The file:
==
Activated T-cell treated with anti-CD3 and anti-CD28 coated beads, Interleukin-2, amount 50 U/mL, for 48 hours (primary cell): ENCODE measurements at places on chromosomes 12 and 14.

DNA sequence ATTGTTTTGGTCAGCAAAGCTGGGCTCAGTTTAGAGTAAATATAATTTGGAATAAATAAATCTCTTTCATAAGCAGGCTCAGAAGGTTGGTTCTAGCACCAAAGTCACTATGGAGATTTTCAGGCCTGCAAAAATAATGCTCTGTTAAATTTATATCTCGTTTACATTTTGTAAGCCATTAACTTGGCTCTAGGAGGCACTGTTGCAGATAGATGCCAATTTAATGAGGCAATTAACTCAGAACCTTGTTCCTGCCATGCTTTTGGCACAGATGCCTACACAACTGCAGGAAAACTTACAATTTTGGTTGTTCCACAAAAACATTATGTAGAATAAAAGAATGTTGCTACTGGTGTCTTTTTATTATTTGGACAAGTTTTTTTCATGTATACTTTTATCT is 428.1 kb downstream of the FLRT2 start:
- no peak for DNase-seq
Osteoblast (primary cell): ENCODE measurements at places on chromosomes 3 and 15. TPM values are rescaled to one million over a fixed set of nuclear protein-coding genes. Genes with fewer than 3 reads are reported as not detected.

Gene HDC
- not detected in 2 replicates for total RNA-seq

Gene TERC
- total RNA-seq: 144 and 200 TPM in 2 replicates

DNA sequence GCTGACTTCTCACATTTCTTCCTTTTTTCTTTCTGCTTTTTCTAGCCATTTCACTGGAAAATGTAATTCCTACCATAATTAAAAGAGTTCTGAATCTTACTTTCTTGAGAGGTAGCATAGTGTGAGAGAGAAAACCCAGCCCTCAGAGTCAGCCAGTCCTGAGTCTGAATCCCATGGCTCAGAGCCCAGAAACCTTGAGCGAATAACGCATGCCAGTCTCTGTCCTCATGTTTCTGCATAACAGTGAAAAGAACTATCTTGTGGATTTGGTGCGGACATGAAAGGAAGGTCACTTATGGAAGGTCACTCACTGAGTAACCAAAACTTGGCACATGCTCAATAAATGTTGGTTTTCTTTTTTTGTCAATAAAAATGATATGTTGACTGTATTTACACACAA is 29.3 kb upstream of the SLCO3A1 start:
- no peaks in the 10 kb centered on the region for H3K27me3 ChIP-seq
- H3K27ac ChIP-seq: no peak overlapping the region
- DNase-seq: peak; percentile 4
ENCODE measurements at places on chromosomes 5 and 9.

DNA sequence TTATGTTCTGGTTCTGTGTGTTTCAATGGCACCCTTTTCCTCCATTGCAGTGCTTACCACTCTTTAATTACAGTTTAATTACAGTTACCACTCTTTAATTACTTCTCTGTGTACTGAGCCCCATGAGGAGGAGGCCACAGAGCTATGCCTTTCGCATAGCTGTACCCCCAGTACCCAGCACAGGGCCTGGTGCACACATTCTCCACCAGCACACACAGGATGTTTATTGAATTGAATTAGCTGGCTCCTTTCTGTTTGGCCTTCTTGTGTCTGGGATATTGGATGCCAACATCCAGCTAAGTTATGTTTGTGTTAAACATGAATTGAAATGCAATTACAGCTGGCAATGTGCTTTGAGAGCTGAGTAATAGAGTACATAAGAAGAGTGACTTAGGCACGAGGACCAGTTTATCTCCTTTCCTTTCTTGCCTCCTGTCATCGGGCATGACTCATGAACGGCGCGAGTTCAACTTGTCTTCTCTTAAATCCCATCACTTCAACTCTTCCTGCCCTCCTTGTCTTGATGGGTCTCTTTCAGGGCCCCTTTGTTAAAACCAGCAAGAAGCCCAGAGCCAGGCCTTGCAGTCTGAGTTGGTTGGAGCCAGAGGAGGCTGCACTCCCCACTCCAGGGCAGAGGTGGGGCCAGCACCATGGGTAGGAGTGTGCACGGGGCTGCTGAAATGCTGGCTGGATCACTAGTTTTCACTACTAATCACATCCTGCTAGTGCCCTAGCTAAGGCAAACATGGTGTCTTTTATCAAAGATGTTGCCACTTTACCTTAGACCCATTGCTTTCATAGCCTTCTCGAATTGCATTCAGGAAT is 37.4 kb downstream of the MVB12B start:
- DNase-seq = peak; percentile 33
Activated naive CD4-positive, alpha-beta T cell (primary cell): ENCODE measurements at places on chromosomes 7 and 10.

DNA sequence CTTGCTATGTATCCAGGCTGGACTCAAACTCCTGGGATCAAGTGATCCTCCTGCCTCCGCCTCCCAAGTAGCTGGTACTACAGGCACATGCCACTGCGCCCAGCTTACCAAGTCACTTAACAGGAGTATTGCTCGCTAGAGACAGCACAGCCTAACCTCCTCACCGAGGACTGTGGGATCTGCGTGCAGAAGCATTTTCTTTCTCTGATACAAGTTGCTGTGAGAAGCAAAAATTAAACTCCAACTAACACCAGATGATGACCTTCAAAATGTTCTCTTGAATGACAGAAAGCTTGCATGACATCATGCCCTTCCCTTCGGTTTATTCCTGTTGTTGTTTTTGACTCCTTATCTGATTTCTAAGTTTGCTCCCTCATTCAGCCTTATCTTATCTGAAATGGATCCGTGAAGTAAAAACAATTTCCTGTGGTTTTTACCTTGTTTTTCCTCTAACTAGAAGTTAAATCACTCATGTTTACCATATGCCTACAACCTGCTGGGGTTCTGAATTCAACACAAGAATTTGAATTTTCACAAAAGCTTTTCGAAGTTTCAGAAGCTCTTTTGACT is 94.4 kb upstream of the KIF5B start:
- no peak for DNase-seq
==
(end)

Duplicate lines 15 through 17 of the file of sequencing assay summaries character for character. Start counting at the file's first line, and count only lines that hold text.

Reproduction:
- DNase-seq = peak; percentile 33
Activated naive CD4-positive, alpha-beta T cell (primary cell): ENCODE measurements at places on chromosomes 7 and 10.

DNA sequence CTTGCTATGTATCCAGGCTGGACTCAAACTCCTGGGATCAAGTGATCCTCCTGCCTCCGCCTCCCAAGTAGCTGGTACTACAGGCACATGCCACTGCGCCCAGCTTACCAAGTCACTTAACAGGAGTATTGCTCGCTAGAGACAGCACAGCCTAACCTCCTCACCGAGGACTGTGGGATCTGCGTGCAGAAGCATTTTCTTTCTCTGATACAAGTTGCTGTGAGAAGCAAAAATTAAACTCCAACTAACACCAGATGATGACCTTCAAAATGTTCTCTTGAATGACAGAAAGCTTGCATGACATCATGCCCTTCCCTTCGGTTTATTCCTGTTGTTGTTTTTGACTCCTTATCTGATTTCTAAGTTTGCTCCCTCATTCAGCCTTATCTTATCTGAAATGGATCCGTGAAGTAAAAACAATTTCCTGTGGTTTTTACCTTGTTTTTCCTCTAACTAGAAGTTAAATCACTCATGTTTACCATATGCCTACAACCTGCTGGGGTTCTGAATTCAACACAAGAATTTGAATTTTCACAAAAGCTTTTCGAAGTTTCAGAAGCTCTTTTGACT is 94.4 kb upstream of the KIF5B start: